For two decades, Gretchen Peters has been one of Nashville’s most beloved and respected artists and she is appearing at The Apex, in Bury St Edmunds, later this month.
She was inducted into the Nashville Songwriters Hall of Fame in 2014 by Rodney Crowell, who called her “both a songwriter and a poet (who) sings as beautifully as she writes,” and said her song ‘The Matador’, “moved me so greatly, I cried from the soles of my feet.”
Peters has accumulated accolades as a songwriter for artists as diverse as Etta James, Bonnie Raitt, Bryan Adams and Faith Hill. Her 2015 album, ‘Blackbirds’ debuted at No. 1 on the UK Country chart and in the UK pop chart top 40, and was awarded International Album of the Year and Song of the Year.
With the 2017 Women’s March and #MeToo Movement as bookends to her writing time, Gretchen’s new album, ‘Dancing With The Beast’ has a feminist perspective at its core. Whether a single sentence or a simple setting, once planted the tiniest seed can grow into a vision. Strung together and populated with strong and broken female heroines, those vignettes make up ‘Dancing with the Beast’ and, indeed, Peters’ entire discography.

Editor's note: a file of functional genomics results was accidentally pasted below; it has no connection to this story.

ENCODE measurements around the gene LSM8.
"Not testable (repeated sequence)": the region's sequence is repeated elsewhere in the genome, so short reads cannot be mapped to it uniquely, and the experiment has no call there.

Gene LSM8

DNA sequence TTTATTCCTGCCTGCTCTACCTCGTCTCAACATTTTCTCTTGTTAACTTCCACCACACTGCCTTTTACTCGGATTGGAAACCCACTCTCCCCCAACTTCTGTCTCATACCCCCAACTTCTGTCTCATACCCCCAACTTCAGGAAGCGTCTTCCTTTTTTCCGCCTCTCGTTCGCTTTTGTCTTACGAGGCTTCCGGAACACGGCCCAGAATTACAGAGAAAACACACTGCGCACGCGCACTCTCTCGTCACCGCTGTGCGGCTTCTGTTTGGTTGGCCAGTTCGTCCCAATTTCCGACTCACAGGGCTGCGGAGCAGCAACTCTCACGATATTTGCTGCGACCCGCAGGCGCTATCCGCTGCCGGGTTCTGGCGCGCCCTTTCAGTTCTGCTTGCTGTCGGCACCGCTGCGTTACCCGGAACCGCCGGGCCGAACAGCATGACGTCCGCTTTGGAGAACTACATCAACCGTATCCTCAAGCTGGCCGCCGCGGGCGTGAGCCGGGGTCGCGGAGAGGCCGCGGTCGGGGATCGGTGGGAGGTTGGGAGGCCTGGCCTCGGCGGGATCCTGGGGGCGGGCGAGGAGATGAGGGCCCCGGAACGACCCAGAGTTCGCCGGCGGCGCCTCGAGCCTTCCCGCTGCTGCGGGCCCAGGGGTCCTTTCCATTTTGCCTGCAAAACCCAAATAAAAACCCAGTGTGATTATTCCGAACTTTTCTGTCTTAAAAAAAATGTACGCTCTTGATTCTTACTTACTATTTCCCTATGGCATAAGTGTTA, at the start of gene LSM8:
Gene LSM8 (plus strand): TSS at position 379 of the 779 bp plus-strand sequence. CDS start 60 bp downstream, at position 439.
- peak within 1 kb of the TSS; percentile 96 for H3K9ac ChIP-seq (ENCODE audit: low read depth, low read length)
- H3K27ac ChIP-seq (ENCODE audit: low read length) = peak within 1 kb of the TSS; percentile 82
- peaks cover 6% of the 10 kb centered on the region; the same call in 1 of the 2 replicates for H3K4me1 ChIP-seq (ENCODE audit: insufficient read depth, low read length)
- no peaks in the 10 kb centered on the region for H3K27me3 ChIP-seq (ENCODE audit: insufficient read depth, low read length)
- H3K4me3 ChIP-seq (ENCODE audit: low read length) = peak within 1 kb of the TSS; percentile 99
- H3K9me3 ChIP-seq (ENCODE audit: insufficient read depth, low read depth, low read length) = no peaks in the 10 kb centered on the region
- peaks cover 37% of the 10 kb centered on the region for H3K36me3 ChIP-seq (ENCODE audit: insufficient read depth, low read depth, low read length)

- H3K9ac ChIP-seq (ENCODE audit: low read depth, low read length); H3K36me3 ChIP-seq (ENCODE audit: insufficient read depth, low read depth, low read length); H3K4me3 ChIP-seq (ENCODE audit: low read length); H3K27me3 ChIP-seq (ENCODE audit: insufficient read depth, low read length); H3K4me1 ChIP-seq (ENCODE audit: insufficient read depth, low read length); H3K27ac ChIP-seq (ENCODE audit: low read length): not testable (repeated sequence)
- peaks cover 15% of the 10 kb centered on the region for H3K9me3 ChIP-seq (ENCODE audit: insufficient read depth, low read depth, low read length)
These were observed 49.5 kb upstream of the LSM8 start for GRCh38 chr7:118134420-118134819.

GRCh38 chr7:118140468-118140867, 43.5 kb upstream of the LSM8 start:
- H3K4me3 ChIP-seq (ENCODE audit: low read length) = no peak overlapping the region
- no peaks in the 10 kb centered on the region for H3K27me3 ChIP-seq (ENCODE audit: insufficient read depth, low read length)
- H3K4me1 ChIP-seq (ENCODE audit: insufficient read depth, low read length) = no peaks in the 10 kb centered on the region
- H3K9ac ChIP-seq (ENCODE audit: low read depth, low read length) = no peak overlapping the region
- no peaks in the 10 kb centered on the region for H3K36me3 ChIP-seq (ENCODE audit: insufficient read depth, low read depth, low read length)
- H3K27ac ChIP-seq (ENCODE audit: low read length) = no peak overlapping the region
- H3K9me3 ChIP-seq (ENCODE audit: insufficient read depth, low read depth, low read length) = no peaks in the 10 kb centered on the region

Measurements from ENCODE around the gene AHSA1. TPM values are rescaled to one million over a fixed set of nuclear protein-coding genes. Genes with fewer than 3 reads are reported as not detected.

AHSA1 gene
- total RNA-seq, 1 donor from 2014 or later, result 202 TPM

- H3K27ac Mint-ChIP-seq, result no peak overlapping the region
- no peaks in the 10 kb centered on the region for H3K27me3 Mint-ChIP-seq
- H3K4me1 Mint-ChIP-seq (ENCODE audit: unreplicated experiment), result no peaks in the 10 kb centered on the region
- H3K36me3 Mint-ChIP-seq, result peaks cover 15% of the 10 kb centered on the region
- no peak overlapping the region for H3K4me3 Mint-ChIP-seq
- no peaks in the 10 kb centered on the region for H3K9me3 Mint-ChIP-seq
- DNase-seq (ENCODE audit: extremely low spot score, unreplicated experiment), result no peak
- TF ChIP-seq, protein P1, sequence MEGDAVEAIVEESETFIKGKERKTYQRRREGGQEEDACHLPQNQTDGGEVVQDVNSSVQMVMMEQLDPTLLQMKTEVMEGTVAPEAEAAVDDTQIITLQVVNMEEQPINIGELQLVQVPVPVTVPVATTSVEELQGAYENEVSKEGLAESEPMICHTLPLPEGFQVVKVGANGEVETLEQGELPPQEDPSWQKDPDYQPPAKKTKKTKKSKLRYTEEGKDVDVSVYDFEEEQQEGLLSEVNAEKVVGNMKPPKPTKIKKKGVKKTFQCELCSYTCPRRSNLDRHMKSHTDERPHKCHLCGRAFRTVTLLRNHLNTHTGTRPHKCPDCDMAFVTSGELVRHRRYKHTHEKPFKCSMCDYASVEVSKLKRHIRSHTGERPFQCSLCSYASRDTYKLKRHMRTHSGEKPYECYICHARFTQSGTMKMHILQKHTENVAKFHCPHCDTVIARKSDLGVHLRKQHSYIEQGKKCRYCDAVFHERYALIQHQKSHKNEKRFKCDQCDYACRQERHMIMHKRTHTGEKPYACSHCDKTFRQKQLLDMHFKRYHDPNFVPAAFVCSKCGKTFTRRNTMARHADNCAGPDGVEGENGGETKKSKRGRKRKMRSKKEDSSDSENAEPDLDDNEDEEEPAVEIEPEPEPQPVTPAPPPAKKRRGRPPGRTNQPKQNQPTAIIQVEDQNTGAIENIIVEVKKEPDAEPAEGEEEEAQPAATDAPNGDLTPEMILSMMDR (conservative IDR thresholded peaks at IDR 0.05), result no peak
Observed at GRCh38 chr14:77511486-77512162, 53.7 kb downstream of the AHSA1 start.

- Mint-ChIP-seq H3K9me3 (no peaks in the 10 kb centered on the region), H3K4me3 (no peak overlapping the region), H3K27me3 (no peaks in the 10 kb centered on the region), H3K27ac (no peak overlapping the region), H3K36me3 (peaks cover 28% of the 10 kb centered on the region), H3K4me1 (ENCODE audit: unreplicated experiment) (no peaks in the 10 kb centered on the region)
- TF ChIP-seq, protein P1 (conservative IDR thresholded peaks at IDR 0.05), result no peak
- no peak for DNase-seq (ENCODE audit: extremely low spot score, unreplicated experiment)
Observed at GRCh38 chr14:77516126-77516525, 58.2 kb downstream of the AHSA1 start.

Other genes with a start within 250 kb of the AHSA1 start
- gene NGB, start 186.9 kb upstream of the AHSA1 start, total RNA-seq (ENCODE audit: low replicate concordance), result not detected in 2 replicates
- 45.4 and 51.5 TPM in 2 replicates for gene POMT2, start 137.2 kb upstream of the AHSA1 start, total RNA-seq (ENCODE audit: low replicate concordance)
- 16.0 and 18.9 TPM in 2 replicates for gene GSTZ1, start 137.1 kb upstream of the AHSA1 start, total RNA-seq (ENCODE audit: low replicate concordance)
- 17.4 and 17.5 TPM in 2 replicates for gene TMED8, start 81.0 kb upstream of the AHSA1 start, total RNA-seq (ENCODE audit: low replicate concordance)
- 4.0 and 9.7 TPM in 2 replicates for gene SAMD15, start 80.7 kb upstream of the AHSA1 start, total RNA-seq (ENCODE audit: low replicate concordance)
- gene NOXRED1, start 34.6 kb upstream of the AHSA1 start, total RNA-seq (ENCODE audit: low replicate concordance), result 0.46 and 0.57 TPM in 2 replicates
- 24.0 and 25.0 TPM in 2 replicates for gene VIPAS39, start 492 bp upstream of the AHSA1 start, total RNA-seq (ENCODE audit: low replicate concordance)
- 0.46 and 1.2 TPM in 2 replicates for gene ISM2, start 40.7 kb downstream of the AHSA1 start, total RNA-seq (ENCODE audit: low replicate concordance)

She admits: “You can trace the feminist DNA in my songwriting back to ‘Independence Day’ and probably before. 2017 just put it front and center.”
Though Peters doesn’t consider herself a political writer, she is politically minded and, therefore, knew she had to address the 2016 election and all that has happened since … but in her own way.
In the song ‘Lowlands’, the title came first, bringing with it both a feeling and a place.
“The description of the geography gave me a feeling inside of low clouds and general gloominess, but also the idea of laying low and staying low.”
To capture that mood, Peters crafted a multitude of verses, whittled them down, and stitched them together.
“It has no chorus. It’s nothing but verses,” she says. “It’s relentless, which is exactly how last year was.”
The final female voice on the album comes from Peters’ mother, who passed away in late 2016.
‘Love That Makes a Cup of Tea’ came out of a dream Peters had of her.
“I can’t remember what the rest of the dream was, but she, in a reassuring way, held my hand and said, ‘You know, honey, there is love that makes a cup of tea,’” Peters recounts.
“I do remember feeling that I had to try to write something with hope in it. It’s not my strong suit. But I wanted that on this record, because I do think there’s hope. I see a lot of trouble too, but we have to try to find some light.”
Beauty tempered by dread, sorrow buoyed by hope, these are the ever-present tugs of war that make life worth living and songs worth writing. And they are the over-riding themes that make Gretchen Peters one of her generation’s most compelling singer/songwriters.
Gretchen Peters is performing at The Apex, in Bury St Edmunds, on Thursday, May 31, at 7.30pm. Tickets are £27.50 and £23.50, ring the box office on 01284 758000 or see the websitewww.theapex.co.uk for more details, or to book.